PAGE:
Grid eXchange Fabric (GXF) is a software platform that enables hardware monitoring and control in the public space. GXF provides several functions out of the box and provides scalability & high availability, high security, a generic design, and no vendor lock-in. GXF is currently deployed in several public use cases, including microgrids, smart metering, public lighting, and distribution automation.

GXF is open, independent, and driven by its community, developed using open source best practices and designed to use open standards. This enables third parties to develop new and innovative solutions. The trade-off is flexibility and freedom. Unlike closed proprietary software, open source software can be altered and extended by any developer familiar with the source code. This grants organizations freedom from “vendor lock-in,” assures long-term viability, and creates industry opportunities for support, consulting, and training.

Overview

GitHub

Wiki

Mailing List

Metrics Dashboard

Roadmap

Details

The architecture and implementation of GXF ensure scalability and availability. GXF can connect to a nearly endless number of devices, with no limit on the number of applications that control those devices.

GXF can be deployed to multiple servers or distributed over multiple data centers in an active-active setup so that even if one data center fails, no data or functionality is lost. In a cloud-hosted setup, it is possible to use auto scaling to automatically add or remove servers on any of the platform layers to scale the platform to the current load and use. Servers can automatically be scaled up and down when necessary, thereby reducing hardware costs. This setup can also be used to minimize the costs during the phased rollout of smart devices.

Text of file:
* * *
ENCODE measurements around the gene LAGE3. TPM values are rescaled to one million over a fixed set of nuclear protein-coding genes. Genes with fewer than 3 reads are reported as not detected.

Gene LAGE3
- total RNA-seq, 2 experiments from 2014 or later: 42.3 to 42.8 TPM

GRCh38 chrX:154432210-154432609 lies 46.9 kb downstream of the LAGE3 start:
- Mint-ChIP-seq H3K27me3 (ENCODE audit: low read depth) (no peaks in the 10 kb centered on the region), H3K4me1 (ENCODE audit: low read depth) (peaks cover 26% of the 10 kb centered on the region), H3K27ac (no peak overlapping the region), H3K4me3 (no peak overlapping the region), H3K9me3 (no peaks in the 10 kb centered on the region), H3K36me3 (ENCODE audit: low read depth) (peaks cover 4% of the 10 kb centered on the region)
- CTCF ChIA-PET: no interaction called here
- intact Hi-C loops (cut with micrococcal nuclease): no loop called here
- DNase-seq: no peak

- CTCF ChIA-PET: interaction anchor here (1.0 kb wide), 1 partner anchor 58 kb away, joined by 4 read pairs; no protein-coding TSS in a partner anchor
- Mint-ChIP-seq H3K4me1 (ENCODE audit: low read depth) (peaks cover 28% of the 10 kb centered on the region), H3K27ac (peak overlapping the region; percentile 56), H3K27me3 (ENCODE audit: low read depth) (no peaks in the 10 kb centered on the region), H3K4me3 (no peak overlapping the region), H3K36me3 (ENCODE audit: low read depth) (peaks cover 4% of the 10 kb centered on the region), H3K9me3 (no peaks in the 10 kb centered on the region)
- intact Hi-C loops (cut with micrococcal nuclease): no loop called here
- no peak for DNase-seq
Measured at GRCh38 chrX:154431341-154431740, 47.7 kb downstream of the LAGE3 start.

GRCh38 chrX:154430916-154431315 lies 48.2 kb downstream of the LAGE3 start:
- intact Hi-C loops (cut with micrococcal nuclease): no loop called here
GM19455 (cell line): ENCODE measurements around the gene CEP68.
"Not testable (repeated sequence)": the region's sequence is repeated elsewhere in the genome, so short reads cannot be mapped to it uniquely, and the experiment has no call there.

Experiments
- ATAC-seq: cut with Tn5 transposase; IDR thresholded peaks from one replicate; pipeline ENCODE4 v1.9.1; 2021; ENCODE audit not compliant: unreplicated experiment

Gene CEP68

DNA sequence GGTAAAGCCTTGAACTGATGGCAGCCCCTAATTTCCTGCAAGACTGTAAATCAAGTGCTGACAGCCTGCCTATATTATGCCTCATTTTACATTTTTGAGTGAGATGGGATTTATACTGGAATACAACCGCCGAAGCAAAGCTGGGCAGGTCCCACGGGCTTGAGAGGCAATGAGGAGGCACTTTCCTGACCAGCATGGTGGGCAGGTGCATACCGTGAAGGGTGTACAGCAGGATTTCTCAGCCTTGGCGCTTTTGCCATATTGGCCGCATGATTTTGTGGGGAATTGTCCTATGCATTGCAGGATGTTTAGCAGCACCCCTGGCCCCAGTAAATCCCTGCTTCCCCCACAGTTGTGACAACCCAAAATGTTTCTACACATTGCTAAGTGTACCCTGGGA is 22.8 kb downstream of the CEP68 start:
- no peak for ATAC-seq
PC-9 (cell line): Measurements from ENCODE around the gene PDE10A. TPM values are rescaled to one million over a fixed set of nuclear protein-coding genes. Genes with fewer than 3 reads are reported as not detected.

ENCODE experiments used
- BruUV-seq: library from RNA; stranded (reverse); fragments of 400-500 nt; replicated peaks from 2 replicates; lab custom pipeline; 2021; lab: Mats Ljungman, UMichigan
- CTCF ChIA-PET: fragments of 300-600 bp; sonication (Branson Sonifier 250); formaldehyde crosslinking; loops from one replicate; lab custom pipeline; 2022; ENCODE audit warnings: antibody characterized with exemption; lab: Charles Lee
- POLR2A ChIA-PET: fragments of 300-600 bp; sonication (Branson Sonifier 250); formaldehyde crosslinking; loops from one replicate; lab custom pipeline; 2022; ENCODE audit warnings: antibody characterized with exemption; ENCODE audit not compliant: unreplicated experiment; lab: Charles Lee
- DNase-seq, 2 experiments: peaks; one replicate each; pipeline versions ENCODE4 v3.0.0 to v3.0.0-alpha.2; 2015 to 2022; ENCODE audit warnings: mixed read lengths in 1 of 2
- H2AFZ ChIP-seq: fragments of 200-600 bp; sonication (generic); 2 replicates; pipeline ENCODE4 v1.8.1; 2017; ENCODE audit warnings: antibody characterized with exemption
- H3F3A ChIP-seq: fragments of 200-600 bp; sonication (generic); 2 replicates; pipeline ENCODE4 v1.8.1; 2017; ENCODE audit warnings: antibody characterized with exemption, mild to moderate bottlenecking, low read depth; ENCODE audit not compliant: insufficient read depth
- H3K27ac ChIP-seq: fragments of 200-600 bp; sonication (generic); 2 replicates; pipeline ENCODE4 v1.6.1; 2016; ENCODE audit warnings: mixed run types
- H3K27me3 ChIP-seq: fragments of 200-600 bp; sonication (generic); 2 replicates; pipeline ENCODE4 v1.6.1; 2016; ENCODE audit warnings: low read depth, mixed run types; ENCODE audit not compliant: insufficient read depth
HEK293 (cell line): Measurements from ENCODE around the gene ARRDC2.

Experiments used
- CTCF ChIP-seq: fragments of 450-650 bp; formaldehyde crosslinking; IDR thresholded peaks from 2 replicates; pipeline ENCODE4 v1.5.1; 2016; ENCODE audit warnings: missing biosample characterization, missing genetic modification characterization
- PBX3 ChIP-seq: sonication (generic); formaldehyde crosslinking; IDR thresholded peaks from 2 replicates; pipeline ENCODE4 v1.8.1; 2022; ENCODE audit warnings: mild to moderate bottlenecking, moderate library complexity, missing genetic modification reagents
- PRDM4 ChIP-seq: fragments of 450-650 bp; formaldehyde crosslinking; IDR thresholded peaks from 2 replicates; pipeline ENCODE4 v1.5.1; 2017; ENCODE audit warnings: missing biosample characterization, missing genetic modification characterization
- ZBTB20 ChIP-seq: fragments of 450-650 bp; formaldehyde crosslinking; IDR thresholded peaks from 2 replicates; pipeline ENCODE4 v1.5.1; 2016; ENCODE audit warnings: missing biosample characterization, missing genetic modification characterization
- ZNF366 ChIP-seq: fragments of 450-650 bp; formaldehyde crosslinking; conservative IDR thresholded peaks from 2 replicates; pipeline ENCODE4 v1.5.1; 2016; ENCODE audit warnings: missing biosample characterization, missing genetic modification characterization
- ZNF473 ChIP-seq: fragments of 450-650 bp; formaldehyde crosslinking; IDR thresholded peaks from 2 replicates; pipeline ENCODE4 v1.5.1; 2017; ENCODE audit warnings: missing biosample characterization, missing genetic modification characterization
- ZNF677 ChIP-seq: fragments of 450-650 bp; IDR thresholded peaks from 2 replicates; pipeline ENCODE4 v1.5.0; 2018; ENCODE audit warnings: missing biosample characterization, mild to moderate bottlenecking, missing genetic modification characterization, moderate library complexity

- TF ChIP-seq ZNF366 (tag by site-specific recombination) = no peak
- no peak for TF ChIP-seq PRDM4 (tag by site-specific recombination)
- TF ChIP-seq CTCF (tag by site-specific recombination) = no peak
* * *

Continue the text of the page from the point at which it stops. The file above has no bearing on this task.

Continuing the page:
Architecture

GXF acts as a translating layer between applications and hardware. GXF itself has four different layers. Each layer has its own function and is adjustable to specific needs. To optimize security between the layers, a security layer is installed.

Read more about the principles of each layer below. More in-depth technical information can be found on the GXF Architecture page on the wiki, and in the documentation.

Application Integration Layer

In this layer, the web services are exposed to the outside world. Applications can connect to the application integration layer and use the required functionality of GXF. The application integration layer is divided into functional domains. When there is a need for an additional functional domain it will be added.

This separation offers authorization per functional domain. Each of the web service components sends a queue message to the corresponding domain component.